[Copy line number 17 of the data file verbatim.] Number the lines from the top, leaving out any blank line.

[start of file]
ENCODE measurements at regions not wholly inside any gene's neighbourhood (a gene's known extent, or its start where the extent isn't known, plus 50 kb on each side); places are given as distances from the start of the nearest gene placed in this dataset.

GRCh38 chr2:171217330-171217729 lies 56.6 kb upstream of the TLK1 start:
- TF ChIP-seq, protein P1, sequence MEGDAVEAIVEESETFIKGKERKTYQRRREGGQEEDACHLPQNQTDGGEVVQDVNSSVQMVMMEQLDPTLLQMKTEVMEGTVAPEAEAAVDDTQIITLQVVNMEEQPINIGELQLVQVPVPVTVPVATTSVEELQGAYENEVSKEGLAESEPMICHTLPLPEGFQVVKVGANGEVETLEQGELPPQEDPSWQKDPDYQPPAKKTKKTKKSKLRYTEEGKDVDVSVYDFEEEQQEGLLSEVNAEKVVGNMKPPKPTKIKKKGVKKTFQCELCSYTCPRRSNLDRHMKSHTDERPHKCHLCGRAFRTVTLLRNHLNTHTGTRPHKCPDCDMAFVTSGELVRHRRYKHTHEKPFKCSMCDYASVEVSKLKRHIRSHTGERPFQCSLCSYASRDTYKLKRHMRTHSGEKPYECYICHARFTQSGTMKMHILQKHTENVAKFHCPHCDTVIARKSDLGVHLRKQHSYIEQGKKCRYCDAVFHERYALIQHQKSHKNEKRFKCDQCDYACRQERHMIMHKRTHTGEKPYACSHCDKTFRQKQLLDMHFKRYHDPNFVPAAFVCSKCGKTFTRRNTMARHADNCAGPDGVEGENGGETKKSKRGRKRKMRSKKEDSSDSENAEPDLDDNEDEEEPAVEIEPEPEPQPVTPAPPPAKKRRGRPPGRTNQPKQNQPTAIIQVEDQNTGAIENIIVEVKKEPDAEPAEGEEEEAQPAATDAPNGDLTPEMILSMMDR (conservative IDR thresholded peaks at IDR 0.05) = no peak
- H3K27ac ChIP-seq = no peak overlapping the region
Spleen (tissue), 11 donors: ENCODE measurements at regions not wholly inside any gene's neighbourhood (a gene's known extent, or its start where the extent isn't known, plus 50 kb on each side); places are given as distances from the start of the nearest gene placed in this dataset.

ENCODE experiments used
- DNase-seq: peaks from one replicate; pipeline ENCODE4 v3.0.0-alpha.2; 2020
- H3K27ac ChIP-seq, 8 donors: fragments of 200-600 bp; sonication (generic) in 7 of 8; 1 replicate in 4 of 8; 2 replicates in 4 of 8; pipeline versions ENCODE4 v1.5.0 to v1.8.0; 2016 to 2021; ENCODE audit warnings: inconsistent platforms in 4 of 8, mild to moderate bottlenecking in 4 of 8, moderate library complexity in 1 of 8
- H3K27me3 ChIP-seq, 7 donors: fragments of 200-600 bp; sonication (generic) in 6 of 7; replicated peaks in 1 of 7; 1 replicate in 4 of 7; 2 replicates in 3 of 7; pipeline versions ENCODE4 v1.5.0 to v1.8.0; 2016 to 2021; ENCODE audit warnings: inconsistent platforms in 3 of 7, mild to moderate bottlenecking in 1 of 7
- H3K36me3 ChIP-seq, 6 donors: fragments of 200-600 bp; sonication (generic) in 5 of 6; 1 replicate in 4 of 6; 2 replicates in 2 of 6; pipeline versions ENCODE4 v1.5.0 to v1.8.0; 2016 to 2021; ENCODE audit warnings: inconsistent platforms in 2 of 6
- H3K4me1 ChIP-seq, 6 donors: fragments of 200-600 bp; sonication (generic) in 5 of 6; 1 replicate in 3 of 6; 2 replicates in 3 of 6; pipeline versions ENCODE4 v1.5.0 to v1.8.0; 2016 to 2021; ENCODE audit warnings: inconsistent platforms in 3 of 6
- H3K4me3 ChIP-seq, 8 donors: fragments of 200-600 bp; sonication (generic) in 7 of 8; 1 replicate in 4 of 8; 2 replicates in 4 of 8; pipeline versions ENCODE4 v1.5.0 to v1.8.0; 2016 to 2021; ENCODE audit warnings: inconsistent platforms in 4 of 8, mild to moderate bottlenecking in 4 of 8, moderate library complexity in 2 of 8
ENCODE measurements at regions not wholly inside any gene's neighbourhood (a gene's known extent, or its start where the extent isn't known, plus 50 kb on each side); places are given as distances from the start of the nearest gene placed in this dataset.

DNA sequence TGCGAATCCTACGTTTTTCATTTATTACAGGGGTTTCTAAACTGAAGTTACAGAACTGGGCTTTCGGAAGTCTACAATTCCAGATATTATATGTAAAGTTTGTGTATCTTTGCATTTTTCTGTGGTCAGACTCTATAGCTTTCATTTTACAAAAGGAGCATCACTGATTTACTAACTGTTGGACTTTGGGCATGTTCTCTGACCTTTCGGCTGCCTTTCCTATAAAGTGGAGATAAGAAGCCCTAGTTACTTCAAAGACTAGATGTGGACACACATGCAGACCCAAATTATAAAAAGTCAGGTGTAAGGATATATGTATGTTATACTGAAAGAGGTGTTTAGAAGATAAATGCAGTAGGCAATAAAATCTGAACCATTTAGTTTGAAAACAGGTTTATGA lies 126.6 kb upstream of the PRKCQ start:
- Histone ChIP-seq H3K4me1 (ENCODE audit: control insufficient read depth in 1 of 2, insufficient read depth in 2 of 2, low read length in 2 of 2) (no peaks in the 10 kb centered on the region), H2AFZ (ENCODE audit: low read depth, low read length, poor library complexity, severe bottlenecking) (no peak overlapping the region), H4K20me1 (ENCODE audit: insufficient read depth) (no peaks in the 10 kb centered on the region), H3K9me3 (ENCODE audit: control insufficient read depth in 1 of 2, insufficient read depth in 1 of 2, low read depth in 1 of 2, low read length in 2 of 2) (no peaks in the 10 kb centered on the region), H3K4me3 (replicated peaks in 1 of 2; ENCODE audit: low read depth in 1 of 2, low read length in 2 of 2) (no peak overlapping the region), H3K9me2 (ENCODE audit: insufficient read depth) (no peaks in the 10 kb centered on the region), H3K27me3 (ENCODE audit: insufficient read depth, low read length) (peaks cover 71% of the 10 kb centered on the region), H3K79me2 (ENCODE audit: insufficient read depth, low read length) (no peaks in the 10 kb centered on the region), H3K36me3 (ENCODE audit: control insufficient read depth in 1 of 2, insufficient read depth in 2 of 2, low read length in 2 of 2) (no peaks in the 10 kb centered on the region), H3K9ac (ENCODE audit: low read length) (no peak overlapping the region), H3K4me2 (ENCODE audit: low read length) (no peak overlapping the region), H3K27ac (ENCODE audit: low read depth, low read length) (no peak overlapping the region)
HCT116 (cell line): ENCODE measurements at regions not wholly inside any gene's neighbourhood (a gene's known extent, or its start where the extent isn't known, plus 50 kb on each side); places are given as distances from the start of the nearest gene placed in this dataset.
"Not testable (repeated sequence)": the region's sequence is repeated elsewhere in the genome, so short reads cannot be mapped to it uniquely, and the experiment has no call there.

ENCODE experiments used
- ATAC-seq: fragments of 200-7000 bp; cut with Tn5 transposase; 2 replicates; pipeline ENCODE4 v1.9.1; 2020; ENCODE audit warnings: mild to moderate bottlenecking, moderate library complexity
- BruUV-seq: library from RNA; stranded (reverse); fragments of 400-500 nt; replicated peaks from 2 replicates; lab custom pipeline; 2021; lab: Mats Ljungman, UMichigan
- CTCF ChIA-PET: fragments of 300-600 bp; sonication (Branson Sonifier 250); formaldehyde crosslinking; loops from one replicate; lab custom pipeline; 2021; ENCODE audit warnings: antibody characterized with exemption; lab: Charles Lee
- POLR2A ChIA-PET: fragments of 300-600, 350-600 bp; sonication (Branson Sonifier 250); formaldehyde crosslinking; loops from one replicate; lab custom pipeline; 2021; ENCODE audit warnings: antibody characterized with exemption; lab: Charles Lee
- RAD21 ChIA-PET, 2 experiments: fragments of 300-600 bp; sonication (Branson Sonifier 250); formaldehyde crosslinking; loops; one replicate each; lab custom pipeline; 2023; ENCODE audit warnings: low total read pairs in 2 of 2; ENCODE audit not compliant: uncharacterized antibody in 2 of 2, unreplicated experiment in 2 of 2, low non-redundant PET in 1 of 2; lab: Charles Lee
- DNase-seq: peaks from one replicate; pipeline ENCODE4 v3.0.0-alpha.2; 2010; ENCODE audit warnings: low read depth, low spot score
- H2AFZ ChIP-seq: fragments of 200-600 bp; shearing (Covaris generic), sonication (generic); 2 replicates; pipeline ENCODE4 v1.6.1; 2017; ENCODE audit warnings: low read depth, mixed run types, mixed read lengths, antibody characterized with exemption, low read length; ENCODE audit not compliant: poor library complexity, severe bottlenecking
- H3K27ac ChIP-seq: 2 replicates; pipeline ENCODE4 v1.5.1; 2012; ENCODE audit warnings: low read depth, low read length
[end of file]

"Not testable (repeated sequence)": the region's sequence is repeated elsewhere in the genome, so short reads cannot be mapped to it uniquely, and the experiment has no call there.